Recently, several wastewater treatment plants have asked Garvey Resources to find suitable farmers who could benefit by utilizing Exceptional Quality, Class A biosolids as a fertilizer. Our outreach campaign to the farmers has resulted in a great deal of enthusiasm from them about using biosolids to offset their lime and fertilizer needs. Fertilizer prices have increased every year for the past five years and farmers are looking for creative ways to reduce expenses. In fact, when one farmer was told that 80 miles was too far away for the plant to haul the biosolids to his farm, he offered to pay for hauling.
Biosolids often contain lime since some wastewater treatment plants use lime to stabilize the biosolids and reduce vector attraction (flies, rodents, etc.) in their product. Since soils in eastern Pennsylvania usually require lime addition every second or third year in order to maintain soil pH at optimum levels, the lime content in some biosolids helps meet this need.
Optimum soil pH is important to farmers because it helps increase the availability of nutrients in the soil and subsequently increases crop yields. When we calculate agronomic rates (best rate of application of a nutrient for optimum yield) with regard to biosolids application, we look at the plant-available nitrogen demand of the crops and we also use soil testing to determine liming recommendations. This is important because it is considered a best management practice (BMP) not to exceed the amount of nitrogen or lime needed to reach optimum nutrient levels in the soil. Therefore, the levels of nitrogen and lime in biosolids that are land applied are carefully monitored.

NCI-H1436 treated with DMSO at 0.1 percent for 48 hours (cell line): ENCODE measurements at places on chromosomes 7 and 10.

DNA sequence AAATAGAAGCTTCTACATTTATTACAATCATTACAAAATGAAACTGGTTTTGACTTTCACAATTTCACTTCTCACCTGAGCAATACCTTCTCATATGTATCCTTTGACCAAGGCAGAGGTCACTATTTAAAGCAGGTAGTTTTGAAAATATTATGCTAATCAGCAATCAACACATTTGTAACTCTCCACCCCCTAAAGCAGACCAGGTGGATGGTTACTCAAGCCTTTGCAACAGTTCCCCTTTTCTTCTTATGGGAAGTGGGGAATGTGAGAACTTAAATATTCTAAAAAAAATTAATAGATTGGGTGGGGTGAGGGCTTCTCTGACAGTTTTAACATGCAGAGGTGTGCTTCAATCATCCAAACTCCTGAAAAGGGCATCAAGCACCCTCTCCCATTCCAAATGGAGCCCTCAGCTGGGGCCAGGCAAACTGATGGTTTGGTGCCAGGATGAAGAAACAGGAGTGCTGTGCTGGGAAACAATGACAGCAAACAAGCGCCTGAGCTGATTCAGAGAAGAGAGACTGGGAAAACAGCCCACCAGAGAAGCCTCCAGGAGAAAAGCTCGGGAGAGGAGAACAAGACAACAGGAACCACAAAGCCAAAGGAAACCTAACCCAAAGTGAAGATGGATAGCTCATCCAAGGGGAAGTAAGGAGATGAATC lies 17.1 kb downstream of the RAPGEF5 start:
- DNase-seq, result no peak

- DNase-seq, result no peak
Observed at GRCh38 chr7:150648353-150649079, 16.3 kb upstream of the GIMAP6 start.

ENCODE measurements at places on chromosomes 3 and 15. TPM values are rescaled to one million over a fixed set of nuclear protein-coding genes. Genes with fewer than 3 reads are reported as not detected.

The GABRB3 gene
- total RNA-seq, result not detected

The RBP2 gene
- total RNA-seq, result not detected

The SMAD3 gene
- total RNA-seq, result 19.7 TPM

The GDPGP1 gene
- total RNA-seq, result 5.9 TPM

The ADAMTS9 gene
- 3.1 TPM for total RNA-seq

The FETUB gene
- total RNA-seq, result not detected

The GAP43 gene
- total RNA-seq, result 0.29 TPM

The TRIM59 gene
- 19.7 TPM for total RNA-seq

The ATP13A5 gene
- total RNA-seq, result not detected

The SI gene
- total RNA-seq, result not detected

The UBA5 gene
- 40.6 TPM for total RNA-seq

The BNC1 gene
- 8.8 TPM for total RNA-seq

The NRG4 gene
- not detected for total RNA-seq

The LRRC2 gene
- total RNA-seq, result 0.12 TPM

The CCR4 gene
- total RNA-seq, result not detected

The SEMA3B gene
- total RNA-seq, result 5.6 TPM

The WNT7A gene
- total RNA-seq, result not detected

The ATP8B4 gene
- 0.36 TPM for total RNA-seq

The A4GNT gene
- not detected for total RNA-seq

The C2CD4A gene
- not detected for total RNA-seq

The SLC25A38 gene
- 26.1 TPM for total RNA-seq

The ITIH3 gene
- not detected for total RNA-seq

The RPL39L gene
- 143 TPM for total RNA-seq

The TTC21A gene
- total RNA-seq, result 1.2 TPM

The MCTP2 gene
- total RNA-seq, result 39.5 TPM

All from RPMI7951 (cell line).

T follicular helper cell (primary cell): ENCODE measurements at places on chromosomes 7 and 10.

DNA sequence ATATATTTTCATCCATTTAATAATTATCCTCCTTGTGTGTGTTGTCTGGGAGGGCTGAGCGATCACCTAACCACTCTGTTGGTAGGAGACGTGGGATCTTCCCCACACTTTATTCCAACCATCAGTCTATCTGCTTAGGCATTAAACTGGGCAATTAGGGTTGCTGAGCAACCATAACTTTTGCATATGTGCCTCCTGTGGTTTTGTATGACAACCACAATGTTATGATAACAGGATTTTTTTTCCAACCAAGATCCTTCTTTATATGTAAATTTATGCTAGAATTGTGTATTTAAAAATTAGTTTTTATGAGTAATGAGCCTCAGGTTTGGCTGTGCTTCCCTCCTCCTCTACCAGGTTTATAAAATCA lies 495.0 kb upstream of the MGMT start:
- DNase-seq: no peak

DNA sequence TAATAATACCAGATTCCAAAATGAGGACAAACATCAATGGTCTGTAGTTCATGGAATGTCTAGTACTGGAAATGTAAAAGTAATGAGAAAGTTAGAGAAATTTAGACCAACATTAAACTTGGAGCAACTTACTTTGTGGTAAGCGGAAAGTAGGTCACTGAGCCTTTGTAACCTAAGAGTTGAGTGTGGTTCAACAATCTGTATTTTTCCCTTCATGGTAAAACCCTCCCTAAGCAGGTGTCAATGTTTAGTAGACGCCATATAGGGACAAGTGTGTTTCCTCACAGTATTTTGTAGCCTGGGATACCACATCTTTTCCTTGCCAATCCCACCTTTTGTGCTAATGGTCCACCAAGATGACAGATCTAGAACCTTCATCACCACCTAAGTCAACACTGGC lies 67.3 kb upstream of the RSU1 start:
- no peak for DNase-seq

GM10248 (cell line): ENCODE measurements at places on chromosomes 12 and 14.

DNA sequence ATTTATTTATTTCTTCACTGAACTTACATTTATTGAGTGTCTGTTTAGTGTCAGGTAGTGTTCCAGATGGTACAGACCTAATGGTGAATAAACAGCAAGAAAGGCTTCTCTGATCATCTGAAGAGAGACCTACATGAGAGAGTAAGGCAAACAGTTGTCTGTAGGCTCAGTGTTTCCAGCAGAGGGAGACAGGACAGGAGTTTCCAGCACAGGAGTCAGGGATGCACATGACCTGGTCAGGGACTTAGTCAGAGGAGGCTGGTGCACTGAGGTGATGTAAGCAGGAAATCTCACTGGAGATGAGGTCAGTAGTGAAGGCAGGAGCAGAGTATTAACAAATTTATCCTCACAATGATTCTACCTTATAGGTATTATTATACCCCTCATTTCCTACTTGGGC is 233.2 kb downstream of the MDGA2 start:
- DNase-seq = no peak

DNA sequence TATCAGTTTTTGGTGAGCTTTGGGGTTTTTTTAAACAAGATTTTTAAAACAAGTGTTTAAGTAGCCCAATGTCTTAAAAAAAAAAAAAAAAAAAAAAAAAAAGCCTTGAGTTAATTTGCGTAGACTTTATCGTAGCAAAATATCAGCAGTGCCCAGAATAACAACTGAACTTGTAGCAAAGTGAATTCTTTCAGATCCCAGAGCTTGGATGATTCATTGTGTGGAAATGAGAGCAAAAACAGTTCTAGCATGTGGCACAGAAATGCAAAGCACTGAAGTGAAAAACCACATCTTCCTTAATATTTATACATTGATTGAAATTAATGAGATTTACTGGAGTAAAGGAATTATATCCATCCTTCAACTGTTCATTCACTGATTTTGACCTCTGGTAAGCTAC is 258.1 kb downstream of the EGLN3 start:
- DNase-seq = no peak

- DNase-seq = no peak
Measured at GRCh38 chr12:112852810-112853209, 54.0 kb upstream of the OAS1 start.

We have received very favorable feedback from the farmers who have used biosolids as fertilizer. For example, a farmer who used a heat dried product on a portion of his sunflower field reported taller, more drought-resistant plants with strong stalks capable of supporting a large flower head with a high yield of sunflower seeds. The phosphorus in biosolids stimulates greater root and stalk development. The portion of the field where a chemical fertilizer was used instead did not produce as high a yield.
More and more, farmers who use biosolids to fertilize their fields are seeking Class A, low-odor products because of an increase in surrounding residential development and the resultant pressure to reduce odors. Farmers want to farm and don’t want resistance from the community. Consequently, when heat-dried, Class A, low-odor biosolids are offered by wastewater treatment plants, there is usually an immediate and positive response from farmers near and far wishing to use this product on their fields. This is a hopeful trend. As more farmers come to appreciate the benefits of biosolids as a fertilizer, more wastewater treatment plants will be encouraged to treat their biosolids to a Class A level so that they can be used as fertilizer, rather than incurring the additional cost of disposing of the biosolids in landfills.
The economic benefit for the farmers is obvious. They can now get their fields fertilized for free, rather than paying the ever-increasing cost of chemical fertilizers. This, in turn, helps create a market for the wastewater treatment plant’s endless supply of biosolids, which results in a uniquely sustainable form of recycling of a renewable, natural resource. It is a win-win situation for all involved.